CIA Created Afghan Heroin Trade

By Dean Henderson

Afghan President Hamid Karzai has good reasons for trying to shut down US investigations into corruption in his government. The Afghan aristocracy has always run the nation’s heroin trade. But it was the CIA that created it.

In 1933 King Mohammed Zaher Shah took the throne in Afghanistan, ruling the country in feudalistic fashion until he was deposed by his cousin Mohammed Daoud in 1973. A handful of families including the Karzais and the Kalilzidads (Zalmay Kalilzidad is US Ambassador to Afghanistan) owned nearly all arable land, while most Afghans languished amidst some of the planet’s worst poverty. Finally, they’d had enough.

In April 1978 King Daoud was killed in a revolution led by Nor Mohammed Taraki, who became President. Taraki embarked upon an ambitious land reform program to help poor Afghan sharecroppers who were traditionally forced to work the land owned by the king and his cronies. He built schools for women, who were banned from education under the monarchy. He opened Afghan universities to the poor and introduced free health care.

When counter-revolutionary bandits began to burn down universities and girl’s schools, many Afghan’s saw the hand of the CIA. By April 1979, a full seven months before the much-ballyhooed Soviet “invasion” of Afghanistan, US officials were meeting with corrupt Afghan warlords and oligarchs bent on overthrowing Taraki.

As the campaign of sabotage intensified, Kabul revolutionaries called on Soviet leader Leonid Brezynev to send troops to repel the bandits. Brezynev refused. The situation deteriorated.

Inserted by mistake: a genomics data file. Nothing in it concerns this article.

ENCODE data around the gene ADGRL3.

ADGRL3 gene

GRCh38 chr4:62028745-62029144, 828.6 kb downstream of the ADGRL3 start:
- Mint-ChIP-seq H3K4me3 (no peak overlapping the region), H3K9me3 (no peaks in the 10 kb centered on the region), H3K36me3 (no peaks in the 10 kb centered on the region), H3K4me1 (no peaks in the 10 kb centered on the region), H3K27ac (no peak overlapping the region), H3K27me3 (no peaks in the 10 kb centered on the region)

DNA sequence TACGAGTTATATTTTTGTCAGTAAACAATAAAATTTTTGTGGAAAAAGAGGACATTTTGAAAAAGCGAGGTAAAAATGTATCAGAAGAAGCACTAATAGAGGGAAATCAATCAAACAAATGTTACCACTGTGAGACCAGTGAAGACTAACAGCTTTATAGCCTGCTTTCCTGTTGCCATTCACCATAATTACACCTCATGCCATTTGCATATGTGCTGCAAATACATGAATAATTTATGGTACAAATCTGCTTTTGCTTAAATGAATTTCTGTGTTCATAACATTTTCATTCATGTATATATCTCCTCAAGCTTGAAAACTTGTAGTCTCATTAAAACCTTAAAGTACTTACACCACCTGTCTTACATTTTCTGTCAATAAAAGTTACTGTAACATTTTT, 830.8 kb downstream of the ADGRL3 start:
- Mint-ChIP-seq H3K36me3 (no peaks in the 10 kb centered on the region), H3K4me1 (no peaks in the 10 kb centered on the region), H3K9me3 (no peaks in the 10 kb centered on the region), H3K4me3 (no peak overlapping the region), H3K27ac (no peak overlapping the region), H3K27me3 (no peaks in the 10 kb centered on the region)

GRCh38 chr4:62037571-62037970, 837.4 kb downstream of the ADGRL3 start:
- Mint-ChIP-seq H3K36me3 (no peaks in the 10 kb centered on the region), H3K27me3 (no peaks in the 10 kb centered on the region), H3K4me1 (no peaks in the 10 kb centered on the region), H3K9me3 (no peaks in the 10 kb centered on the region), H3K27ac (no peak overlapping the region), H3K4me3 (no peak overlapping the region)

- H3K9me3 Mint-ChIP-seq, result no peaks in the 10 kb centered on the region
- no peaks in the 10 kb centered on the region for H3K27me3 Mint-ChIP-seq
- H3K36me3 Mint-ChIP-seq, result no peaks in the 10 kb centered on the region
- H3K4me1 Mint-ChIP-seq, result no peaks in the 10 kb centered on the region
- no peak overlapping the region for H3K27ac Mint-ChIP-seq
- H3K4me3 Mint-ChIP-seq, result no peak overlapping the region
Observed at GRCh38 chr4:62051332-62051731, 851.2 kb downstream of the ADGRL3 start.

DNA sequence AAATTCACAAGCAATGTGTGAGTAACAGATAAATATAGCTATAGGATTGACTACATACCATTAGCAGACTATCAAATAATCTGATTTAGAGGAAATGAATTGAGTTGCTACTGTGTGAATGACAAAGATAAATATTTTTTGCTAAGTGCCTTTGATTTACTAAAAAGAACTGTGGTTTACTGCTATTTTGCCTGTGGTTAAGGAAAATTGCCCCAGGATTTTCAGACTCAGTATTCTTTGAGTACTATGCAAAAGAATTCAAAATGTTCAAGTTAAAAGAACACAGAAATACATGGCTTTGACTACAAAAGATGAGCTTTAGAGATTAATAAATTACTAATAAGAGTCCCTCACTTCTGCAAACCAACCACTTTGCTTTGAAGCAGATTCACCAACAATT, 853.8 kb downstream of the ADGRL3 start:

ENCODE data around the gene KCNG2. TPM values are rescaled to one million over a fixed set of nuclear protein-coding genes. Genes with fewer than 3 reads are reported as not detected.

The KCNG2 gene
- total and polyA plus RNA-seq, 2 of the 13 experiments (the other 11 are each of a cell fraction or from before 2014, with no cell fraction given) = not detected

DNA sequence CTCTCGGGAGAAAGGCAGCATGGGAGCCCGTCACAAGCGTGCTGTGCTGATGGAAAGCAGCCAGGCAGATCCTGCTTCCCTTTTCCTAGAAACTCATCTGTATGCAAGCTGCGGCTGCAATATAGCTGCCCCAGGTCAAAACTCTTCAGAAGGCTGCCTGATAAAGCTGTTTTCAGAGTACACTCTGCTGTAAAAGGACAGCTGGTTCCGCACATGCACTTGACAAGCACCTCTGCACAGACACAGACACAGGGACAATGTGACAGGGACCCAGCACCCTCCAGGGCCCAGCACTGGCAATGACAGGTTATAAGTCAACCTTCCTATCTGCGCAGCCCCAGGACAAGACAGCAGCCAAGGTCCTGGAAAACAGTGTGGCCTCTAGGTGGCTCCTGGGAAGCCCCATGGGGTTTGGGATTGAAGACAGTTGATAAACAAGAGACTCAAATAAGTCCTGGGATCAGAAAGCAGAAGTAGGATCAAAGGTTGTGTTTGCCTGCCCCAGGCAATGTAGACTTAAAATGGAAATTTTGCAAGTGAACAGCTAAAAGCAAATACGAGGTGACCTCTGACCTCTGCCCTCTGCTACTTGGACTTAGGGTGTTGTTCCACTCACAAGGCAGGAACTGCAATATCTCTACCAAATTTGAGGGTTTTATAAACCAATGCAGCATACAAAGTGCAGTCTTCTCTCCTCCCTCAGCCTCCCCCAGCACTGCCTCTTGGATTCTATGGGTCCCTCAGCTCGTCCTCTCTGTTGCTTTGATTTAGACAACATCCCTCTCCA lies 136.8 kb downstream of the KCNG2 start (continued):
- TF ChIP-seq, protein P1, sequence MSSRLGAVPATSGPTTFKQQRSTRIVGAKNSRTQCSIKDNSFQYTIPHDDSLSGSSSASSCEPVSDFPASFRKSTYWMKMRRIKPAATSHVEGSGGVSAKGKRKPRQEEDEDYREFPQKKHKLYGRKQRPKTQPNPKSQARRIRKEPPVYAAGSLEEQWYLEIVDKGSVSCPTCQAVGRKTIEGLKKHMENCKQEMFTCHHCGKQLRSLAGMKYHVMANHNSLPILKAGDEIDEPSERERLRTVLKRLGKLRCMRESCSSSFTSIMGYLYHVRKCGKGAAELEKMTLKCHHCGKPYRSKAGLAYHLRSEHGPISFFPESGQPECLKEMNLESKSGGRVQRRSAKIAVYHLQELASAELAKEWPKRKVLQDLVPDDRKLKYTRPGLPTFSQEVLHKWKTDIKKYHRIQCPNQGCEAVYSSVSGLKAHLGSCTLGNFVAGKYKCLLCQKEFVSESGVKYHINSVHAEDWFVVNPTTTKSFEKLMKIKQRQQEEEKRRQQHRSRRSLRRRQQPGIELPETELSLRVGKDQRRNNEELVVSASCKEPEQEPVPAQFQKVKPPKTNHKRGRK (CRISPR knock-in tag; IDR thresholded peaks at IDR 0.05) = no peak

Pro-Taraki militants, convinced of a CIA destabilization plot, assassinated CIA Kabul Chief of Station Spike Dubbs. On July 3, 1979 President Jimmy Carter signed the first national security directive authorizing secret aid to Afghan warlords. National Security Advisor Zbigniew Brzezinski said later that he had convinced Carter that in his, “…opinion this aid was going to induce a Soviet military intervention.” Brzezinski, who co-founded the Trilateral Commission with David Rockefeller, was baiting the Soviets to invade Afghanistan.

The embattled Taraki appointed Tabizullah Amin as cabinet minister in charge of land reform. Amin launched a brutal campaign of terror against political opponents, turning world opinion against the previously celebrated Taraki government. Former KGB Chief Yuri Andropov believed that Amin was an agent provocateur working with the CIA to infiltrate the Kabul government, intent on discrediting its progressive agenda.

Taraki sensed the same and traveled to Moscow to consult with the Soviets on a strategy to get rid of Amin. When he returned to Kabul, he was executed. Amin seized power. A few weeks later CIA-backed warlords massacred dozens of Afghan government officials in the western city of Herat. This combination of events forced Brezynev’s hand.

In December 1979 Soviet tanks rolled across the Panshir Valley, while KGB operatives stormed the Royal Palace in Kabul. They assassinated Tabizullah Amin and installed Babrak Karmal as the new leader of Afghanistan. Brzezinski now had the justification he’d been looking for to begin overtly arming the counter-revolutionaries in Afghanistan.

Though the decade-long Afghan conflict killed 2 million people, Brzezinski later boasted, “That (Carter’s secret directive) was an excellent idea. It had the effect of drawing the Russians into the Afghan trap.”

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